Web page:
One can detect the annual building rings in our inner cities. One can tell the houses that were built before a certain date because they are better houses. Now when they are sold, they command a high price. The next ring of houses was produced to lower standards. It is in those houses that much of the condensation and dampness arises.

The two extra criteria I have proposed are important. Of course public expenditure would be increased through additional renovation grant expenditure, but work would be provided for small builders. They require work, as we are only too well aware, for other reasons. The scheme would provide work and effect social change in inner cities and the old areas of our big towns. That explains Clause 5, which is a major part of the Bill.

Clause 6 is merely an interpretation clause. Clause 7 will be worth studying in Committee. I have a copy of the Housing Act 1985, and the clause would enable the Government to put the Bill on to the statute book even if full implementation could not take place straight away. There is much sense in the Bill. I hope that it receives a fair wind. The bottom of a slump is the time to provide an opportunity for work. We should not wait until the top of a boom is reached. That is the great mistake that we have made over the years. I shall not rehearse the arguments again, although at one time I thought that that might be necessary. I commend the Bill to your Lordships.

Moved, That the Bill be now read a second time —(Lord Merlyn-Rees.)

7.52 p.m.

Lord Ross of Newport

My Lords, it falls to me to welcome the Bill, the case for which the noble Lord argued so cogently. I once had the pleasure of visiting him when he was a distinguished Secretary of State for Northern Ireland. I know that he played a part in improving the housing conditions in the Province. The Northern Ireland Housing Executive has been an outstanding success. If one wants to see good public housing these days one has to go to Ulster. It has some of the best housing in the kingdom.

The noble Lord explained the Bill in great detail. I wish him every success with it. I hope that the Government will take it on board. As I read it, the key to the Bill is contained in Clauses 1, 3 and 5. The measure calls for the Housing Act 1985 to be amended so that it applies to part of a dwelling-house, flat, or flat in multiple occupation. It should cover thermal efficiency and poor internal management. The noble Lord explained those points in considerable detail. Like him, I cannot understand why that is not already the case. I gather, as we know from environmental health officers, that they were able to deal with that position only a few years ago. I fail to understand why it is not possible to do so today. It is obviously a loophole that should be closed, and the sooner the better.

I suspect that when the Minister replies he will refer us to an Answer given in the other place only yesterday which said that a consultation paper had now been issued setting out proposals for strengthening the requirements for Part L of the Building Regulations 1991 for the conservation of fuel and power. Unfortunately, I have been unable to obtain a copy of that document although I have tried. It is obviously to be greatly welcomed, if somewhat late in the day. I wonder whether the timing of the document had something to do with the fact that we are debating this Bill, because it covers some of the same ground.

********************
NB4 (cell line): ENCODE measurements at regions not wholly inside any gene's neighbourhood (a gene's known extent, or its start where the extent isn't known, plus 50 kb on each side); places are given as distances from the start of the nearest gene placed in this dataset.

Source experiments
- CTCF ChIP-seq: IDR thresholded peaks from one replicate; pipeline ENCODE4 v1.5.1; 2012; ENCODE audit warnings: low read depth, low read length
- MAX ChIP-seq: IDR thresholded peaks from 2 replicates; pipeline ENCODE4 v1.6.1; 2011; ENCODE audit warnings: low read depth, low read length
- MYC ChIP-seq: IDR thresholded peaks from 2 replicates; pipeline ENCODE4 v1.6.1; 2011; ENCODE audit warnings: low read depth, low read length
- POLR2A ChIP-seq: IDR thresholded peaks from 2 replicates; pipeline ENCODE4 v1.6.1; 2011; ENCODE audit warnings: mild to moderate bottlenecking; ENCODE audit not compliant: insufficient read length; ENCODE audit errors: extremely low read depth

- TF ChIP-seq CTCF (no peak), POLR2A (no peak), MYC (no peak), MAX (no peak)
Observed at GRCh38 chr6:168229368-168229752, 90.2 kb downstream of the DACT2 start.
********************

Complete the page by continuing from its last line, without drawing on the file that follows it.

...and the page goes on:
Earlier today we debated traffic control in urban areas. Much was said about the need to reduce emissions of CO2, carbon monoxide, lead oxide and so forth. In this debate it is only right to refer to the link between insulation/thermal efficiency and global warming. I am told that domestic energy use in 1987 contributed 172 million tonnes of CO2 to the atmosphere. I am not sure how that was weighed, but the figure appears in official statistics and so one presumes that it is correct. Almost half of that came from energy used to heat homes. We have been talking about coal-mines and the fact that we should not use so much gas, but it would be a good idea if we used more gas to run motor cars and heat our homes because gas is one of the more efficient methods of burning fuel.

It is further claimed that up to 6 million householders in the UK cannot afford enough fuel to keep their homes warm and fit. I lived in the Isle of Wight for 36 years. When I left the other place I spent two years trying to encourage investment in commercial property on the island. Every time I rose in the other place the honourable Member for Bolsover said, "Another bloody estate agent". I was a chartered surveyor and I was involved with property. I went round some very seedy properties in my old constituency, many of which were in multiple occupation. They need attention and the Bill would contribute to that.

The Isle of Wight now has the oldest population of anywhere in the country with the possible exception of West Sussex. We may have now overtaken West Sussex which has been called the Costa Geriatrica. What the noble Lord said was right: to save fuel, elderly people often go to bed in the afternoon with a hot water bottle. I am sure that vast numbers of my former constituents do just that. It is not a satisfactory situation, but it is a fact of life.